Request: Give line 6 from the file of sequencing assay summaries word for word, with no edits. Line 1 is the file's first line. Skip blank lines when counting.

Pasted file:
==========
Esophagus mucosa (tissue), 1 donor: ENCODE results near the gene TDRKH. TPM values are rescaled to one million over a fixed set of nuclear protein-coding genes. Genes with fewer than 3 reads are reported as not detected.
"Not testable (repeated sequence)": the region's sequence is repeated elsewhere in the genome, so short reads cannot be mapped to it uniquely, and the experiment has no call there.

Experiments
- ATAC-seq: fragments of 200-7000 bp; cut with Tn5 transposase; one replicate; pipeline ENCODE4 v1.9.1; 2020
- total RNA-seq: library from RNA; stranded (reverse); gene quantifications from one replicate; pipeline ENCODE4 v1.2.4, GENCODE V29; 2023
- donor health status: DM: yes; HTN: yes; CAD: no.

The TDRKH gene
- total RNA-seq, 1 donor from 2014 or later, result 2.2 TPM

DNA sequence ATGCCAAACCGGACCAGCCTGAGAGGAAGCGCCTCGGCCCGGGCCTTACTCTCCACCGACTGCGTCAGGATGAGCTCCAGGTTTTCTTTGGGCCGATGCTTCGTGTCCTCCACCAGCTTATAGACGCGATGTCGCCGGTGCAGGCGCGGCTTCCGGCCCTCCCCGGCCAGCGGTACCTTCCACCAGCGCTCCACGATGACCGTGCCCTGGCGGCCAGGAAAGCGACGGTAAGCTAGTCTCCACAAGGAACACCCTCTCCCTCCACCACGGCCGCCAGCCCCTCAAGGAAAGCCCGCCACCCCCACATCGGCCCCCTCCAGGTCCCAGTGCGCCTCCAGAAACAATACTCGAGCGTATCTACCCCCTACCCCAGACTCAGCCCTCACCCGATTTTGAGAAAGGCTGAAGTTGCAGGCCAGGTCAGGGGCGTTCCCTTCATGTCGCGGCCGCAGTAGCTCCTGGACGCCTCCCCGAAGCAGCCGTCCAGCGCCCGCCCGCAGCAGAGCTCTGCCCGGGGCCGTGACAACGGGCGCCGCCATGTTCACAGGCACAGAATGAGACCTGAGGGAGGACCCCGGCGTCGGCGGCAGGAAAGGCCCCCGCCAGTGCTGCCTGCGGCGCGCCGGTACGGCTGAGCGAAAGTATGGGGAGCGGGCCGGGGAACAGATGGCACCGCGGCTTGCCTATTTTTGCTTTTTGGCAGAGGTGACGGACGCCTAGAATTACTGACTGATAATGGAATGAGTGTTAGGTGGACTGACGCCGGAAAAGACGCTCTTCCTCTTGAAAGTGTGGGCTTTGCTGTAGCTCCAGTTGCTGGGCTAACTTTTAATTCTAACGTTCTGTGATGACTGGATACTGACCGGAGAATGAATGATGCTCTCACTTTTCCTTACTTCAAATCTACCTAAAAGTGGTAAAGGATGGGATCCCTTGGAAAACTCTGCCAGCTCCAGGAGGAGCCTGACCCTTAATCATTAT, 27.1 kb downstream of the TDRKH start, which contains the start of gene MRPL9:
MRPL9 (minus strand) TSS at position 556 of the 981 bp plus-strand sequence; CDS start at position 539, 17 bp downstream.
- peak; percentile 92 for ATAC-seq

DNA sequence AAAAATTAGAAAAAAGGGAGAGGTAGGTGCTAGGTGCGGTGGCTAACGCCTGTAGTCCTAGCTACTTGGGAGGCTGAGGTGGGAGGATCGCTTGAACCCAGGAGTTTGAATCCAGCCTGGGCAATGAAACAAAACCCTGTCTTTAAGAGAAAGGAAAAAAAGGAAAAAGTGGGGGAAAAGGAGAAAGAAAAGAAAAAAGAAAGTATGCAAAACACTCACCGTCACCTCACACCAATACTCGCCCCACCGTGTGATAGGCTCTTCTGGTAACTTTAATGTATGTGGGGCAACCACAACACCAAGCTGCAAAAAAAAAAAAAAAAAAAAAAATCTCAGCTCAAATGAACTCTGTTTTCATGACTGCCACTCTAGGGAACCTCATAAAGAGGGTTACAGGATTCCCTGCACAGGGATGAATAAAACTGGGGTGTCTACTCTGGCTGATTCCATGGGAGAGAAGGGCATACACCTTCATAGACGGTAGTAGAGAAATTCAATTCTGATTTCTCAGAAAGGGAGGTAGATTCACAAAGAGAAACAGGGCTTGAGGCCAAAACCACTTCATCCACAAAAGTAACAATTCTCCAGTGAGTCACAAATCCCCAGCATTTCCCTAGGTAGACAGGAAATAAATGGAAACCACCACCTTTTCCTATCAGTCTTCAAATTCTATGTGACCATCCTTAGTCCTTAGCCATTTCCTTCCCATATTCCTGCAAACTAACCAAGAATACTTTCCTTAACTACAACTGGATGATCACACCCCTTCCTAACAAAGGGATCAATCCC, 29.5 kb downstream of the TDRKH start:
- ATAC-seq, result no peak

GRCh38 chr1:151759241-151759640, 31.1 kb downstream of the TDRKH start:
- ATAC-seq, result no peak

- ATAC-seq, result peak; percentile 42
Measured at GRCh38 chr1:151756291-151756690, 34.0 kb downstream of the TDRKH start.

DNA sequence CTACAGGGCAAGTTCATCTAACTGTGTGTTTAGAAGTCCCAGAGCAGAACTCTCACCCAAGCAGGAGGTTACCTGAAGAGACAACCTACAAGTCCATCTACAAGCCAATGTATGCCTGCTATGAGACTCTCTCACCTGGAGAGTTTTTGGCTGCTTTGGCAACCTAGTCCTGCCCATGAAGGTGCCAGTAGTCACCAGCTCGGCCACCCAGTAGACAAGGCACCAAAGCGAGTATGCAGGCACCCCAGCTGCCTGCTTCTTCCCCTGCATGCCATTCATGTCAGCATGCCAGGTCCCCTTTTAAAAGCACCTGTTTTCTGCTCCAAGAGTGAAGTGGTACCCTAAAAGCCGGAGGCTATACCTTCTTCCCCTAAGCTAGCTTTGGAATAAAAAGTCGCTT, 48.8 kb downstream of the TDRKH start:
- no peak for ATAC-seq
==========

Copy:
- donor health status: DM: yes; HTN: yes; CAD: no.